Green gold was known to the Lydians as long ago as 860 BC under the name electrum, a naturally occurring alloy of silver and gold. While not all that common, green gold is unusual and nature-inspired; it has a soft, pale green color created by mixing yellow gold with silver, copper and zinc.. 18k green gold will be greener than 14k green gold.
Palladium is one of the most luxurious options for rings. It is naturally white, durable, lightweight, and resilient to discoloration. As a member of the platinum metal group, palladium is one of the rarest kinds of precious metals, making it one of the most esteemed. And since it doesn't require alloys or plating, it is usually at least 95% pure. Palladium is most commonly used in men's and women's wedding bands, rather than decorative jewelry, due to its high price and longevity. Palladium also is hypoallergenic, so it will not cause allergic reactions that may be experienced by other types of ring metals. It is also less dense and therefore feels much lighter in weight than its heavy metal brother platinum.
Silver is a softer metal, making it more susceptible to scratching and other damage. It also has a greater tendency to oxidize than other metals, causing the silver in rings to turn black sometimes. It must be noted though that if oxidization does occur, silver can be restored rather easily with simple silver jewelry cleaner. Silver is one of the most abundant of all the precious metals. Still, for these reasons, silver is best suited for men's and women's fashion rings and other rings that will be worn on occasion rather than daily. This limitation means silver is not a common or wise choice for men's and women's engagement and wedding rings. Its affordability and striking luster still make it an attractive option for other cocktail rings and right-hand rings.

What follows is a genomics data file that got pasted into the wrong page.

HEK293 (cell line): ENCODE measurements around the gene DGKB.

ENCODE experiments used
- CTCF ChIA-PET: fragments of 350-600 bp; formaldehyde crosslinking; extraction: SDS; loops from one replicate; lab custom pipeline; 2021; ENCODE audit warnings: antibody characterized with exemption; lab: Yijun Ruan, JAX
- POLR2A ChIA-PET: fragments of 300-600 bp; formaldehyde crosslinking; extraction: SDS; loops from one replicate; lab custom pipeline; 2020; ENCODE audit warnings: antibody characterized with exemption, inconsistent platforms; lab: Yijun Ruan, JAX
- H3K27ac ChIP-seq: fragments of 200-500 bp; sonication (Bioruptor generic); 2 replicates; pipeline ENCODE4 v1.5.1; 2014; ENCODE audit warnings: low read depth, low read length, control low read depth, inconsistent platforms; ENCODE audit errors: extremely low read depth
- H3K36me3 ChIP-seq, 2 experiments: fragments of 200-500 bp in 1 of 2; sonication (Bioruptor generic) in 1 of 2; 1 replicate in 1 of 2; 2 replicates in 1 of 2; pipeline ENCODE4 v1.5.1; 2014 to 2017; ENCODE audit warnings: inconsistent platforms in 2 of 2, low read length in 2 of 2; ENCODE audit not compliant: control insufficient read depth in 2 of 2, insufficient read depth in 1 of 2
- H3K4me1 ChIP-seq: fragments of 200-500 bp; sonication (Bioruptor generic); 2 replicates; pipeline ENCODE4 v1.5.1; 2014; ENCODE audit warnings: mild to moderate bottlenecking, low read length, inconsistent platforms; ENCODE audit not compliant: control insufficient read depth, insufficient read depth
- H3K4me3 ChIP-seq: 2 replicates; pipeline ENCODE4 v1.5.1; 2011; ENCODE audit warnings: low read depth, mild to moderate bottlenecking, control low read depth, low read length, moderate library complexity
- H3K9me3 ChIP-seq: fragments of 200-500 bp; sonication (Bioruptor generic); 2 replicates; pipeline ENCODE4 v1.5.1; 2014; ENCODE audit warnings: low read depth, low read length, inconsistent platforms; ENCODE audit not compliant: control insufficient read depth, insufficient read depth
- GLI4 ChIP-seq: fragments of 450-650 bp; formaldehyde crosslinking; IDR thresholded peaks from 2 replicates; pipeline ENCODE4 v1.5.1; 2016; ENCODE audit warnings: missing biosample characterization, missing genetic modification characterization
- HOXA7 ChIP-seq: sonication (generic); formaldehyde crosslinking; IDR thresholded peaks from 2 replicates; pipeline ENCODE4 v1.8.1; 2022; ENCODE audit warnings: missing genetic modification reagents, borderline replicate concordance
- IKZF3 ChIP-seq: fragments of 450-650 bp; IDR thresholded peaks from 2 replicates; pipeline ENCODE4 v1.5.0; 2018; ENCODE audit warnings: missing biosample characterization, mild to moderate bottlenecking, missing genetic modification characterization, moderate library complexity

Titanium is an ideal metal for making jewellery due to its properties; it is incredibly strong and durable in comparison to other metals, such as gold. It is distinguished by its darker colour and lighter weight. Titanium is a lustrous gray metal that is a naturally occurring element. It is very lightweight and comfortable to wear. Titanium is stronger than gold or platinum and is 3 times stronger than steel, so this is a wedding ring that will last a life. Another fantastic attribute of titanium is that it is hypo-allergenic, making it perfect for those with sensitivities to wearing jewellery.
Tungsten Carbide has grown in popularity in recent years. Tungsten is a dark gray glossy metal - a compound of tungsten and carbon that is hard, heavy and durable. A tungsten carbide ring will stand up to any degree of wear and tear and remain looking like new. One major benefit of tungsten carbide rings is that their durability makes them much more scratch resistant than rings made of other metals. A tungsten ring will also always retain its bright, shiny luster. They have a permanent polish, meaning they don't have to be polished or need as much maintenance as rings made of other metals.
The drawback of tungsten carbide's durability is that it If a tungsten ring is dropped or severely knocked on a hard surface, it can potentially fracture the ring. Tungsten rings cannot be cut and resoldered which prevents rings made of the metal from being resized. This makes having your finger sized accurately extremely important when buying a tungsten carbide ring. In addition, tungsten rings can be difficult to remove in an emergency situations.